Lately, it seems that social media has converged with current events more than ever before.  But as much as the media is covering uprisings in the Middle East that are using social networks to mobilize, they are covering embarrassing gaffes by people who should know better.

For example, an employee of New Media Strategies (the workplace of a friend of mine) accidentally tweeted from the account of a client, @ChryslerAutos; “I find it ironic that Detroit is known as the #motorcity and yet no one here knows how to fucking drive.”  Clearly, the Tweet was meant to be sent from a personal account, but it was not deleted before some of the account’s nearly 9,000 followers retweeted the tweet— making actual deletion impossible.  The employee was fired, and the firm is enduring even more backlash, with Chrysler refusing to renew their contract.  The tweet was covered far and wide, from The New York Times to Mashable.

While the New Media Strategies/Chrysler incident was embarrassing and the employee should have never tweeted (even from a personal account) something that could be perceived so negatively by the client, clearly it was a mistake.  What’s even more damaging for reputations is when Twitter reveals that people held in high-regard are just ignorant racists.  For example, Cappie Pondexter, (@cappa23) a WNBA star with the New York Liberty tweeted that the earthquake and tsunami in Japan probably happened because “they did pearl harbor so u can’t expect anything less,” and stated that “What if God was tired of the way they treated their own people in there own country! Idk guys he makes no mistakes.”  Not only do these remarks make her look racist—they make her look just plain stupid and insensitive.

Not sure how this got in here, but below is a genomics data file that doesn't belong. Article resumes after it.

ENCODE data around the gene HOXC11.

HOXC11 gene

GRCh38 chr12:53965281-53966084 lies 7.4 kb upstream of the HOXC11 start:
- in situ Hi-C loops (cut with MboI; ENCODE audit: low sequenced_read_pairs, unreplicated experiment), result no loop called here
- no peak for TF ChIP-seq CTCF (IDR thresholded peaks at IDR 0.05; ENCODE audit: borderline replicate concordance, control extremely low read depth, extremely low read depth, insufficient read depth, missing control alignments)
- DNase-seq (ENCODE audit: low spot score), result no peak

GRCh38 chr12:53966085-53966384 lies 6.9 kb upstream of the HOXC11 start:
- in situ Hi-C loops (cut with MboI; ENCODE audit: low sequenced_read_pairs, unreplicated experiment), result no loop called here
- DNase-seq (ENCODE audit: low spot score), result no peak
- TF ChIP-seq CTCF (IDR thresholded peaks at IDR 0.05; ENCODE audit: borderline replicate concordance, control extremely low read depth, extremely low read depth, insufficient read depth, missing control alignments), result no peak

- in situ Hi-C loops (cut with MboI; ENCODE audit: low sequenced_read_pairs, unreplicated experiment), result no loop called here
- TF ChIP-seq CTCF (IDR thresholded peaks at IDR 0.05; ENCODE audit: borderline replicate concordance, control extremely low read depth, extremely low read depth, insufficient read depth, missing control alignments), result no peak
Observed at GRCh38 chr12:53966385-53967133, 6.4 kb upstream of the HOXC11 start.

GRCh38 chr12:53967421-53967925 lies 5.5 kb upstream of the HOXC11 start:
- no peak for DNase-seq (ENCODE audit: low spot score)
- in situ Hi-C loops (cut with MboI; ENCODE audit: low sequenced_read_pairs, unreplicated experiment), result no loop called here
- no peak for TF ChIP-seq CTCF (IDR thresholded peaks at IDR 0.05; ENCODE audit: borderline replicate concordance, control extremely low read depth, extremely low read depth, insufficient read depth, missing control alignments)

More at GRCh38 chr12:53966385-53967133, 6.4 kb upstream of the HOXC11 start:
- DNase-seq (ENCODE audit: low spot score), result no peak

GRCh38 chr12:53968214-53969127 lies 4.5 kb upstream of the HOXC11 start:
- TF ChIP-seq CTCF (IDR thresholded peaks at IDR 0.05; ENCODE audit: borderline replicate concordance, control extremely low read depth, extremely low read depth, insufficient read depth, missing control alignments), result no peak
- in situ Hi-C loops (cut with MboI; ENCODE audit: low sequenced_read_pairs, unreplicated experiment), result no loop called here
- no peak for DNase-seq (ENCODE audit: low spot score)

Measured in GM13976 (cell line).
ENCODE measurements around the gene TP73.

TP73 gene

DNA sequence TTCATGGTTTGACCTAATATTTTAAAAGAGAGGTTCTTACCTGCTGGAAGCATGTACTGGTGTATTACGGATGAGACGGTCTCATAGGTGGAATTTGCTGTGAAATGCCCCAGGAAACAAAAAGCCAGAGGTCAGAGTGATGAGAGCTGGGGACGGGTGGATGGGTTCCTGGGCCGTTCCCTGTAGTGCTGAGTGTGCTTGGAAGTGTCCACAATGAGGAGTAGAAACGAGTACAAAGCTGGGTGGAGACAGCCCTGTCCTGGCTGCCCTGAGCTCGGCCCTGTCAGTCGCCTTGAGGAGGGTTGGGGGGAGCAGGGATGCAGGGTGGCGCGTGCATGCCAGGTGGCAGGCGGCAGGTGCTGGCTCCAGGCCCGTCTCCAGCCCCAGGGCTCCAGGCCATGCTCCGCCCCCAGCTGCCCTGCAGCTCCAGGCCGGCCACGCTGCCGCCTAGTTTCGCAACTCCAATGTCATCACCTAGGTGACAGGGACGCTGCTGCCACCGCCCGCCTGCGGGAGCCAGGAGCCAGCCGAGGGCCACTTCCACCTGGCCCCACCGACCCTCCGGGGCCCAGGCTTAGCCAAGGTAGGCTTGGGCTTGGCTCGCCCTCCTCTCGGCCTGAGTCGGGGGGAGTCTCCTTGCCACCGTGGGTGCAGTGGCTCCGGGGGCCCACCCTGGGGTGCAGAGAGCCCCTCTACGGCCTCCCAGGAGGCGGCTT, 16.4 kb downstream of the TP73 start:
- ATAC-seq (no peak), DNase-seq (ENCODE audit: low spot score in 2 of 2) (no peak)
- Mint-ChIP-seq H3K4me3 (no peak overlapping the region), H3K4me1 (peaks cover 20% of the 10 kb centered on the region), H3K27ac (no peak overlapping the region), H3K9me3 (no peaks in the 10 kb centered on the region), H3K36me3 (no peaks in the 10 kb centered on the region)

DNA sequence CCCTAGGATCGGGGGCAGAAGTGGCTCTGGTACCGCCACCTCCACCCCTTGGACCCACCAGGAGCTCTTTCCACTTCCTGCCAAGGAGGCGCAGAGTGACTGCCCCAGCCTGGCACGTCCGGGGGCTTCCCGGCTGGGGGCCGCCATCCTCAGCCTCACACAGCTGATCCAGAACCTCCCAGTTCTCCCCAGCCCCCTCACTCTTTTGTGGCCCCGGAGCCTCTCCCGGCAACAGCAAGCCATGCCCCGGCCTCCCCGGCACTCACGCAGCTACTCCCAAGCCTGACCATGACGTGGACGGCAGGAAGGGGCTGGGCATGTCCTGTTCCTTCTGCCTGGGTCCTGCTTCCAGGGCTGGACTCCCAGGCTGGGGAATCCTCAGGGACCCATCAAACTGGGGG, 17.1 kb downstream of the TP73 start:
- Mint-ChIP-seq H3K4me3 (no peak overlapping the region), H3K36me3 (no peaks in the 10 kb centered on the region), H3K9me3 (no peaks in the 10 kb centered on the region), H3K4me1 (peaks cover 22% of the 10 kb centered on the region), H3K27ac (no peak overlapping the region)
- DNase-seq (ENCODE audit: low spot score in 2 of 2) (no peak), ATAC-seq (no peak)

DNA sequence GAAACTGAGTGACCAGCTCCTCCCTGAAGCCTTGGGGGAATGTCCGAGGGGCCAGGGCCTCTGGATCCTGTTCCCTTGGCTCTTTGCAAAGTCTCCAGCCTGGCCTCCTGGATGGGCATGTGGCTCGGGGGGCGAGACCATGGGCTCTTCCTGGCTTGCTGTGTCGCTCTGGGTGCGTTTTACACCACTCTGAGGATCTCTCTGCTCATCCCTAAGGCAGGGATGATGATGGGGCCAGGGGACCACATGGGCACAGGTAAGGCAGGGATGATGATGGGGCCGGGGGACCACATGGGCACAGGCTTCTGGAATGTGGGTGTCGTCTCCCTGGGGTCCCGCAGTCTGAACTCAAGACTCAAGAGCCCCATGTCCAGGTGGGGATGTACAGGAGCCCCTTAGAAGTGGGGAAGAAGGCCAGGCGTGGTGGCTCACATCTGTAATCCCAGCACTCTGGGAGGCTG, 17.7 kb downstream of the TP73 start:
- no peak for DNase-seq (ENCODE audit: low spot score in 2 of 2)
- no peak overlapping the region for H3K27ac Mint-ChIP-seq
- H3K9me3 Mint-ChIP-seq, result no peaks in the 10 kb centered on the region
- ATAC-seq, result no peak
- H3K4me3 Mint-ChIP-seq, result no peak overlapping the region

A final incident that caught recent media attention was at the expense of Gilbert Gottfried, a comedian of Aflac duck-voice fame.  He also tweeted (@RealGilbert) disparaging remarks about the earthquake/tsunami in Japan— one of Aflac’s largest markets.  Aflac let him go and pulled all commercials with his voice.

In an era where media interviews are no longer the only way to connect with the public, are politicians and other public figures more at risk than ever of committing gaffes that hurt their reputations?  Or is there so much clamor that no one even notices everything but the big stuff?  I think that this just reinforces the necessity for proofreading.  It is essential for people to remember that tone does not come across well online— so a backhanded remark meant to be funny can actually be quite damaging (i.e., Kenneth Cole’s tweet about uproar in Cairo).

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Social Media Engagement and Impact

Prof. Rosenblatts series on Frogloop are a great summation of some essential social media concepts, tools, and best practices.  Check them out here: Measuring the Impact of Your Social Media Program, and Rules of Social Media Engagement.

Here are a few important concepts, defined in brief:

Influence: the measure of strength for your social media program.  Can be broken down into three concepts:

  1. Engagement: the interaction among people